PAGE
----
It is not right to ask this question to people who want to get married.
No one can really answer this question.
Love means different things to different people.
Guillaume Jacquinot talked about how Inclusion Europe
tries to stop discrimination against people with disabilities.
Guillaume Jacquinot also talked about how Inclusion Europe helps
people with intellectual disabilities to get their voices heard.
He talked about Inclusion Europe’s leadership training,
the Europe for Us newsletter, and the Hear Our Voices event.
Guillaume Jacquinot also talked about how important it is
that the European Union works for equality for people with disabilities.
and make sure everyone has full legal capacity.
Zara Todd is the director of ENIL.
ENIL is the European Network of Independent Living.
Zara Todd talked about deinstitutionalisation.
Zara Todd also talked about how people with disabilities
are not being allowed to make decisions about their own life
because of a lack of accessible information.
Zara Todd said it is very hard for people with disabilities
to know their rights.
An-Sofie Leenknecht also spoke at the workshop.
An-Sofie Leenknecht works at the European Disability Forum.
An-Sofie Leenknecht talked about legal capacity.
An-Sofie Leenknecht talked about how not letting women
have full legal capacity means that bad things
can happen to women.
An-Sofie Leenknecht talked about how women with disabilities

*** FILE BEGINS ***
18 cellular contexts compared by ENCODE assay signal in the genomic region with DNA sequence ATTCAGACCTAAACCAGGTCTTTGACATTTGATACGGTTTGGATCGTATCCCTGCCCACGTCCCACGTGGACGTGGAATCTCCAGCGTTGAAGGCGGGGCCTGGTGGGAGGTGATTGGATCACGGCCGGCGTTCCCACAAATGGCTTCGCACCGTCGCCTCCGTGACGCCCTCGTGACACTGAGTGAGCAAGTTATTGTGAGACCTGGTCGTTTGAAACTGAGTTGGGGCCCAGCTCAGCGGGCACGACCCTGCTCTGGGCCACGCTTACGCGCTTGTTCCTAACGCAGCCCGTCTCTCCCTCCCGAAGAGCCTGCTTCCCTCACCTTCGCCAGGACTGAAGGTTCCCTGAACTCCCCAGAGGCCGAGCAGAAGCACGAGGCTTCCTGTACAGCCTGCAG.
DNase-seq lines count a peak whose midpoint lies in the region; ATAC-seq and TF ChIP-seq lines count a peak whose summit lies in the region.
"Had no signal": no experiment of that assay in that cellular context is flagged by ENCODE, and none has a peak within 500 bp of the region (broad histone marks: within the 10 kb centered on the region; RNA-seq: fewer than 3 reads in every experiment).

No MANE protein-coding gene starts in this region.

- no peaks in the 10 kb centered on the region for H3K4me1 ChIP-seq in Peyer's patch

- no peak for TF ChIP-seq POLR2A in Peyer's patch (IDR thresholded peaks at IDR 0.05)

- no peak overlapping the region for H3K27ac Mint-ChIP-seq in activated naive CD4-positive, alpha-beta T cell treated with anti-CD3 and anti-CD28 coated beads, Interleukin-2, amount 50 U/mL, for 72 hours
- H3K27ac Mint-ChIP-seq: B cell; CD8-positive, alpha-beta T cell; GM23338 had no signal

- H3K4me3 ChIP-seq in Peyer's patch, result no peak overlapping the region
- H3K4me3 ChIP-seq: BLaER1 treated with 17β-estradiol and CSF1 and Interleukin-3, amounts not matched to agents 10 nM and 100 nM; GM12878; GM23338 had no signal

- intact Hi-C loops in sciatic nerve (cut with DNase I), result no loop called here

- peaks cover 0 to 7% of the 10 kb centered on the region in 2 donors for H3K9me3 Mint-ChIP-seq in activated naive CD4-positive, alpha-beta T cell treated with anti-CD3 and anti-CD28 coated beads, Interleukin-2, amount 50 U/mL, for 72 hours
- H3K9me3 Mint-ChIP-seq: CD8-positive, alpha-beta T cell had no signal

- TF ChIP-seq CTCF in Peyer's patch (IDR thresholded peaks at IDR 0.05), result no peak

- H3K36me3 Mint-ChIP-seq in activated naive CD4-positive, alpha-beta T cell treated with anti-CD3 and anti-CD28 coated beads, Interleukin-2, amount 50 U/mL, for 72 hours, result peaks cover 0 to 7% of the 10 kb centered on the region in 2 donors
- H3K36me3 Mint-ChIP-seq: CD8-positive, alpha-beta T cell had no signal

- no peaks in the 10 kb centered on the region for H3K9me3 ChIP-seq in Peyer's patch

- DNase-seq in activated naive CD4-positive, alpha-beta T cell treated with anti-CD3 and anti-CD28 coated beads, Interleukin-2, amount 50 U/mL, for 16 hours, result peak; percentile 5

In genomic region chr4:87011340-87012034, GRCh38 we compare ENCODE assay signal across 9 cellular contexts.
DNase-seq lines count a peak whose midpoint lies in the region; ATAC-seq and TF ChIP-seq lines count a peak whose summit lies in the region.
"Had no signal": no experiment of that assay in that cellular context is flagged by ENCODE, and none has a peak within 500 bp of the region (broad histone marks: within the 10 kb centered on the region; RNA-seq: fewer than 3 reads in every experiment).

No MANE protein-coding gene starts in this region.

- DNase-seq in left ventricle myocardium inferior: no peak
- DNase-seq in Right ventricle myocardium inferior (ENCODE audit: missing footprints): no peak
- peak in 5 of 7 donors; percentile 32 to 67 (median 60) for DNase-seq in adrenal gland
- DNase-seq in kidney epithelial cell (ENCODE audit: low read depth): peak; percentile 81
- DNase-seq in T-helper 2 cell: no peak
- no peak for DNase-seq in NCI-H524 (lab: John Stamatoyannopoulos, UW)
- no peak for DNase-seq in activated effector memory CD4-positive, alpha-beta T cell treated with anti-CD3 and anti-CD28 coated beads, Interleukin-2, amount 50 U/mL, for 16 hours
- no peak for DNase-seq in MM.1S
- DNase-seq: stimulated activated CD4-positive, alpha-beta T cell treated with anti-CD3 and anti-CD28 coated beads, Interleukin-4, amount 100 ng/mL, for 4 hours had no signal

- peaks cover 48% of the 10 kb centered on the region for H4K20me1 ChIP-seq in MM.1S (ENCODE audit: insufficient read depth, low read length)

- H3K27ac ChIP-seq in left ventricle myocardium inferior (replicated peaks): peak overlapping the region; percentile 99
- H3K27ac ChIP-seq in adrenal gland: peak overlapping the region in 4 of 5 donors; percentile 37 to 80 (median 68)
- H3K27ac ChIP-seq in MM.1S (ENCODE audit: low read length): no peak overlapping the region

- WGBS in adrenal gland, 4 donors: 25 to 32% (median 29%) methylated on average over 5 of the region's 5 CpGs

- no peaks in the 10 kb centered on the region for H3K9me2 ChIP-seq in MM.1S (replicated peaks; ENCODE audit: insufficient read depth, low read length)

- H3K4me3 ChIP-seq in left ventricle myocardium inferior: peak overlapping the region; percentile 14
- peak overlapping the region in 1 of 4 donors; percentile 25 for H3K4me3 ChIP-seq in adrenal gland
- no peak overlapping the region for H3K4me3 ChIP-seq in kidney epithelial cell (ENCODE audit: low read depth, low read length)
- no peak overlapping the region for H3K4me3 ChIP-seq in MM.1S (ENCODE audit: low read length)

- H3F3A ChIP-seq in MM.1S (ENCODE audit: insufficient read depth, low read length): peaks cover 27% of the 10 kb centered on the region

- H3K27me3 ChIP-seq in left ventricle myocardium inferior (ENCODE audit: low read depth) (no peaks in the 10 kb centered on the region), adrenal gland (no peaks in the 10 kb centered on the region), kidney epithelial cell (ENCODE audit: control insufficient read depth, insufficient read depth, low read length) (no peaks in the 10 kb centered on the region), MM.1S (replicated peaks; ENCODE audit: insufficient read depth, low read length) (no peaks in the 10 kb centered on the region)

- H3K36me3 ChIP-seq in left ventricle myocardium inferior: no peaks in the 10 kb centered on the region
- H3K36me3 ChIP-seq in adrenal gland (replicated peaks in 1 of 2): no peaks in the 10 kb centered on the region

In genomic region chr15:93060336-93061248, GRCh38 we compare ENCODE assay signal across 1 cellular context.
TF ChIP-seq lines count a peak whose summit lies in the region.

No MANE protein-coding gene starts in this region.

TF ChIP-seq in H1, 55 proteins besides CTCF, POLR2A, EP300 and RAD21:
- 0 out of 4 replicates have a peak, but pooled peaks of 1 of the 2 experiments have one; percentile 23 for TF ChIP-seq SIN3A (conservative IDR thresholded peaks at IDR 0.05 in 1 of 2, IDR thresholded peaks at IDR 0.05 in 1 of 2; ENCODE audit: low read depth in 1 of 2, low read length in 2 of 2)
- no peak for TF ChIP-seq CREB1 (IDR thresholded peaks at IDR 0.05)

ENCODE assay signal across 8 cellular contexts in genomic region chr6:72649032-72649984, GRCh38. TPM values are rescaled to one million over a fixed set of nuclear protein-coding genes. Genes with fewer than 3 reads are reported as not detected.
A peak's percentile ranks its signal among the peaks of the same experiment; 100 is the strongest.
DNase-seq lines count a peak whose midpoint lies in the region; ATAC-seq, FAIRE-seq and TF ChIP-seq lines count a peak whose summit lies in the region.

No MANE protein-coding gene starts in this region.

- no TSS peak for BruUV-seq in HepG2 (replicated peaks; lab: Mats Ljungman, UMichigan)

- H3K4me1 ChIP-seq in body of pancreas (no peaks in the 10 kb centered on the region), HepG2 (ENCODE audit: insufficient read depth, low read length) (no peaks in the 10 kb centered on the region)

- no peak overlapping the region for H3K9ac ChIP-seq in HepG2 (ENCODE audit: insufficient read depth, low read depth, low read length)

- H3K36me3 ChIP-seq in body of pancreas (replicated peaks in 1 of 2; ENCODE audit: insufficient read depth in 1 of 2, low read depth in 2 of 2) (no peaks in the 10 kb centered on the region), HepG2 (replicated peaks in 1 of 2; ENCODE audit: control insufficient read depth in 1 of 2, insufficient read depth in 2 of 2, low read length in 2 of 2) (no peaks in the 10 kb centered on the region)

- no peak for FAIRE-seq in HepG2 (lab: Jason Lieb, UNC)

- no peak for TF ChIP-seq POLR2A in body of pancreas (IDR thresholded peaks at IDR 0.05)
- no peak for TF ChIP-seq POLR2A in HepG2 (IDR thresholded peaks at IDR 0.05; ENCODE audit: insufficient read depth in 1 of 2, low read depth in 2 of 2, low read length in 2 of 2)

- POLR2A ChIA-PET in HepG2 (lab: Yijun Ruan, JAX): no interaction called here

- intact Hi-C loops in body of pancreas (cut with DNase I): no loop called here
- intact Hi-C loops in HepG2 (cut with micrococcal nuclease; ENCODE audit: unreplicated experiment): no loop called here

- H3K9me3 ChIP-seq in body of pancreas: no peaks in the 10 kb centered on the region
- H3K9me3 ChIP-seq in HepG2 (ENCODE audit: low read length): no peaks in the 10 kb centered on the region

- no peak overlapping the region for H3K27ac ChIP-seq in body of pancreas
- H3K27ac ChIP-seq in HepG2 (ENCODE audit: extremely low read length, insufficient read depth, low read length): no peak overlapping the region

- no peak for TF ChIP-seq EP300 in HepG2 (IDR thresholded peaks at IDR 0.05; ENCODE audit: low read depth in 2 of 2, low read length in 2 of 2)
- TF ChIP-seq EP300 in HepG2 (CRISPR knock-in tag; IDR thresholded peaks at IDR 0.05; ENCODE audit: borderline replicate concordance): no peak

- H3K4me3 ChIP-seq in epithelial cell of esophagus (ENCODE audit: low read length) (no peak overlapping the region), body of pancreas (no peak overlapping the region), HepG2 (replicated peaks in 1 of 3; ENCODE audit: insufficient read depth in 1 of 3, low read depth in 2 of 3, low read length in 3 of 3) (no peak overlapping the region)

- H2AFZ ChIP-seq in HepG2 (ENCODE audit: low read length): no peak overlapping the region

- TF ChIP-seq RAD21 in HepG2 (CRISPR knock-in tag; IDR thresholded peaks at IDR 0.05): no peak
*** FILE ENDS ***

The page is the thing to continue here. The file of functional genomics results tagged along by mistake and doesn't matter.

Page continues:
are three times more likely to be victims of violence
than women without disabilities.
Koen Roovers works for the office of the European Ombudsman.
The European Ombudsman looks at complaints
about the European Union.
Koen Roovers said that the European Union should make sure
their website and information is accessible for people with disabilities.
Inmaculada Placencia Porrero also spoke at the workshop.
Inmaculada Placencia Porrero works for the European Commission.
She talked about accessible information.
The speakers at the workshop talked about lots of issues
that affect people with disabilities.
After the workshop, the Committee on Petitions discussed
two petitions that were submitted about people with disabilities.
Inclusion Europe welcomes these kinds of meetings where we can talk
with members of the European Parliament about people with disabilities.
Our work brings the voice of people with intellectual disabilities and their families where decisions about their future are made.
This has always been incredibly important. It is even more so with the Covid pandemic drastic impact on their rights and lives.
Being visible and vocal on issues directly affecting millions of people requires your support.
Become Inclusion Europe supporter and help us keep doing our work.